Joe

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                  • #10
                    Tell me what the OD is, and number of teeth and I will do the calcs right here on the board for all to see, that will help you do it again in the future.

                    Lets say its a 3" OD, looks like about 28 teeth and lets target 60 sfm to start, with a feed per tooth of .001.

                    .001 x 28 teeth = .0280 Inches of feed per revolution

                    60 sfm x 12 / (3" x Pi) = 76.394 rpm

                    .0280 x 76 rpm = 2.139 Inches per minute feed rate

                    Generally your depth of cut should not exceed the width of the cutter. So, 1/4 cutter, 1/4 DOC.

                    So the feed rate here is very important, and almost impossible to maintain a decent feed rate manually though a cut of that length.
                    Last edited by jkilroy; 06-27-2013, 08:15 PM.
                    James Kilroy

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                    • #11
                      Conventional cut also termed "lifting cut" has the chips coming out from the blade in the same direction as the blade is being fed into the stock.

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                      • #12
                        RPM = SFM *4 / diameter. SFM = Surface Feet per Minute. This you need a table to know based on cutter material and work material. Let's just use a round 100SFM in this example for a HSS cutter on cold rolled steel. I don't know what size saw you're using. I'll take 3" OD as a guess. So...

                        133 RPM = 100SFM * 4 / 3"

                        For a 3" OD HSS cutter, try to use a speed near 133rpm if you can. Judging from the pictures on the Grizzly site, the tooth pitch looks about medium to me. For a 3" OD cutter, 50 or so teeth on the saw is basically medium pitch. 30 would be coarse. 70+ would be fine. I am sure some may have slightly different opinions on the numbers there. I still think it is a pretty good rough guide for 2-3/4" to 3" OD saws. Hmmm... & you might search for an image of conventional vs. climb-milling cut. It is far easier to relate in a picture than in words. (Sorry, I'm pecking on a tablet right now, so no image links)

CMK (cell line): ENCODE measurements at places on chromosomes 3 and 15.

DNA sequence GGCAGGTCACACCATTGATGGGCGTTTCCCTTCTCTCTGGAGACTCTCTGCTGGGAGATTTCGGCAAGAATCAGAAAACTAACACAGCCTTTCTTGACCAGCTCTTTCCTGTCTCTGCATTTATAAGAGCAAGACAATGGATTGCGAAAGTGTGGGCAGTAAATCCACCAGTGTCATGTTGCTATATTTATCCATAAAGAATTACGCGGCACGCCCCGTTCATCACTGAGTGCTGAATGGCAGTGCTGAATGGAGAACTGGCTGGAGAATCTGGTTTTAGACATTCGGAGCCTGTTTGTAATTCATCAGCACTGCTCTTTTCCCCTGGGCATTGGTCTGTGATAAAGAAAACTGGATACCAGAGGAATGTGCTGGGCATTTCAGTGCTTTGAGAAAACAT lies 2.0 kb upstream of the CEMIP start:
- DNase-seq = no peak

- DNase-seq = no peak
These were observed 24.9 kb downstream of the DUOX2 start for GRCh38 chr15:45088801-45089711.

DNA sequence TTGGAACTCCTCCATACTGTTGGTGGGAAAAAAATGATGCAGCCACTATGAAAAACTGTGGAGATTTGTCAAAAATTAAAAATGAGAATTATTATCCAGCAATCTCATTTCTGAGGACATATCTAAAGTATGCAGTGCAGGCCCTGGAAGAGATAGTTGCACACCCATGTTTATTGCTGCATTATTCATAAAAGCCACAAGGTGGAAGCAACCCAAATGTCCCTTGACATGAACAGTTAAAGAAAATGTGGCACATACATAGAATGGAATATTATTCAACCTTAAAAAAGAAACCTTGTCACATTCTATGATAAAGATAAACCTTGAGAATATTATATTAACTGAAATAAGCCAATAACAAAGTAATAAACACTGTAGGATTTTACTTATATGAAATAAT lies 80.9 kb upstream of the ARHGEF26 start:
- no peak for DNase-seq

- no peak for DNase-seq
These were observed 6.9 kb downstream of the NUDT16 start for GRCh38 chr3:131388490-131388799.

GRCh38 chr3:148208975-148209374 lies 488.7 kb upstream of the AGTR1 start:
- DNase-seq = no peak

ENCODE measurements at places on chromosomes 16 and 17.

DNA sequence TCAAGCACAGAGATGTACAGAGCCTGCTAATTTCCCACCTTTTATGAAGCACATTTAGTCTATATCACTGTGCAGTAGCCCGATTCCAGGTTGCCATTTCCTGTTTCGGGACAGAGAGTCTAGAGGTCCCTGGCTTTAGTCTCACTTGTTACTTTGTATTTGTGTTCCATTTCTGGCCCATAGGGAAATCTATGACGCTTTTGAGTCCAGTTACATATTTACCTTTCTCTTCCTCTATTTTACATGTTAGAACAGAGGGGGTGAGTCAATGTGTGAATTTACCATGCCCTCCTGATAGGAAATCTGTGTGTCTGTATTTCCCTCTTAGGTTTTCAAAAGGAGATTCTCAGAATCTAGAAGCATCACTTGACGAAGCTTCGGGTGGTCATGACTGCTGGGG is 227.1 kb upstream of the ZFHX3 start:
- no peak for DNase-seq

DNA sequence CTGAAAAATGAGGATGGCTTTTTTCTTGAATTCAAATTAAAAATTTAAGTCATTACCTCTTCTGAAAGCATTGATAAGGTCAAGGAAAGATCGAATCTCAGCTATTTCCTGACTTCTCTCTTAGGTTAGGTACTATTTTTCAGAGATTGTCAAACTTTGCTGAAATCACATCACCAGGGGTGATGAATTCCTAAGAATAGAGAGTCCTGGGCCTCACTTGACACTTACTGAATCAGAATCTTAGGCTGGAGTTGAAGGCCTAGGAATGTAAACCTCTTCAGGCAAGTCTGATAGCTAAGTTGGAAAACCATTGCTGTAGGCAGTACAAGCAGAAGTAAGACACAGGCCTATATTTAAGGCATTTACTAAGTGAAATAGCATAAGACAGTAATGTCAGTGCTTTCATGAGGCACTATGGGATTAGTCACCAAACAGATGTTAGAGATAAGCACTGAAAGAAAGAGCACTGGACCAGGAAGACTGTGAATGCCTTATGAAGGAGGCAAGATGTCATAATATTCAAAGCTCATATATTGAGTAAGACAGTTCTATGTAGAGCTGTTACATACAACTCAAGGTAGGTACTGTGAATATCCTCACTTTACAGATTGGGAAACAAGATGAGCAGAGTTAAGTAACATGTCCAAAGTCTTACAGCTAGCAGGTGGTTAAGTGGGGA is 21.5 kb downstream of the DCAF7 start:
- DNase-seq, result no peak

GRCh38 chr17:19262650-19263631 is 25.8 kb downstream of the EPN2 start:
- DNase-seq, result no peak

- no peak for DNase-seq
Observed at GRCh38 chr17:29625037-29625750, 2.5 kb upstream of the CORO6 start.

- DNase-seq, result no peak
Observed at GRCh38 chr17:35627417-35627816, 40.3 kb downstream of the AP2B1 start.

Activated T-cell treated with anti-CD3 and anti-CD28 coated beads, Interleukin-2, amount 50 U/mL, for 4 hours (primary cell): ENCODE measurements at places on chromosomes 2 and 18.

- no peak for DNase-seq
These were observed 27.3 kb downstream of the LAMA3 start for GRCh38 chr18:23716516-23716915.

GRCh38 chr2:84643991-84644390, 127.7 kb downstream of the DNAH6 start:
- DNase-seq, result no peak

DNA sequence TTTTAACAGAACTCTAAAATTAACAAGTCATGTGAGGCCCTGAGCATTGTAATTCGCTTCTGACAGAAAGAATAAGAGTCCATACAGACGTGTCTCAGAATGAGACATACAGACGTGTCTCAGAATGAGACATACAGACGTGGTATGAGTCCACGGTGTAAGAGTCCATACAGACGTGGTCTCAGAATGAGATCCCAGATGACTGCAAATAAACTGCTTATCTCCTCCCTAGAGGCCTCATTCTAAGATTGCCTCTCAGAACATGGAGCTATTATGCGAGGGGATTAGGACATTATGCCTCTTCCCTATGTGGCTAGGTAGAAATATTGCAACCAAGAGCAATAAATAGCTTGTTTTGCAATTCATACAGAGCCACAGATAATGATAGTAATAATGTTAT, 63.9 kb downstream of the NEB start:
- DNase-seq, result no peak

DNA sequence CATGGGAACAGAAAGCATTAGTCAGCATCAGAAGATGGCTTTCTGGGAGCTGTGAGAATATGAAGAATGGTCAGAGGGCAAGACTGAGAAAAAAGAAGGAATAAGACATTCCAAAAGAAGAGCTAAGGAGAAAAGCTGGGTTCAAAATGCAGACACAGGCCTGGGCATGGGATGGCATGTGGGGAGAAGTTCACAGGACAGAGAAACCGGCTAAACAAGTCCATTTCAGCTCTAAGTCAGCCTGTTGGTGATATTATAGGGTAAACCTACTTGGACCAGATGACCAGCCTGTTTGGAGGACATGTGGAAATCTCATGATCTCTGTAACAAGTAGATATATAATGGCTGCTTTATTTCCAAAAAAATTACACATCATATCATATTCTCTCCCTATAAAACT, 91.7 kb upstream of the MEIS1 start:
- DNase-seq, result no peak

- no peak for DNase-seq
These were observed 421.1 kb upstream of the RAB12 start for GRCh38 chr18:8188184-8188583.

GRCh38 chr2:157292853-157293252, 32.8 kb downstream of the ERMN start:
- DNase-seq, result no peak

Last edited by Arthur.Marks; 06-27-2013, 08:19 PM.

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                        • #13
                          Originally posted by jkilroy View Post
                          60 sfm x 12 / (3" x Pi) = 76.394 rpm
                          .0280 x 76 rpm = 2.139 Inches per minute feed rate
                          Exactly. Great numbers. What people don't understand is just how *SLOW* slow really is.
                          we mean *SLOW*, mind numbingly slow. So slow you can watch the cutter turn around.
                          at 2" a minute, that means with 0.1" table feed per revolution that you only rotate the handle around once every 3 seconds.

                          Also note that by going too fast can ruin a cutter near instantly. If your frist cut was at 300rpm its likey you ruined the cutter within the first second.
                          Play Brutal Nature, Black Moons free to play highly realistic voxel sandbox game.

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                          • #14
                            Hi,
                            Don't know your complete situation, but you are going to have two warped pieces of stock if you are able to cut the larger piece in half. You may also run into binding on the saw cutter if the stock moves inward during the cut. I thing you would be way ahead by buying
                            1/2 x 2 crs bar. A standard size. Mcmaster has it.

                            Brian
                            Toolznthings

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                            • #15
                              Originally posted by Black_Moons View Post
                              Exactly. Great numbers. What people don't understand is just how *SLOW* slow really is.
                              we mean *SLOW*, mind numbingly slow. So slow you can watch the cutter turn around.
                              at 2" a minute, that means with 0.1" table feed per revolution that you only rotate the handle around once every 3 seconds.

                              Also note that by going too fast can ruin a cutter near instantly. If your frist cut was at 300rpm its likey you ruined the cutter within the first second.
                              It is also worth keeping in mind that 80% of the work is being done by 20% of the teeth owing to imperfections in the arbor, chuck, and saw.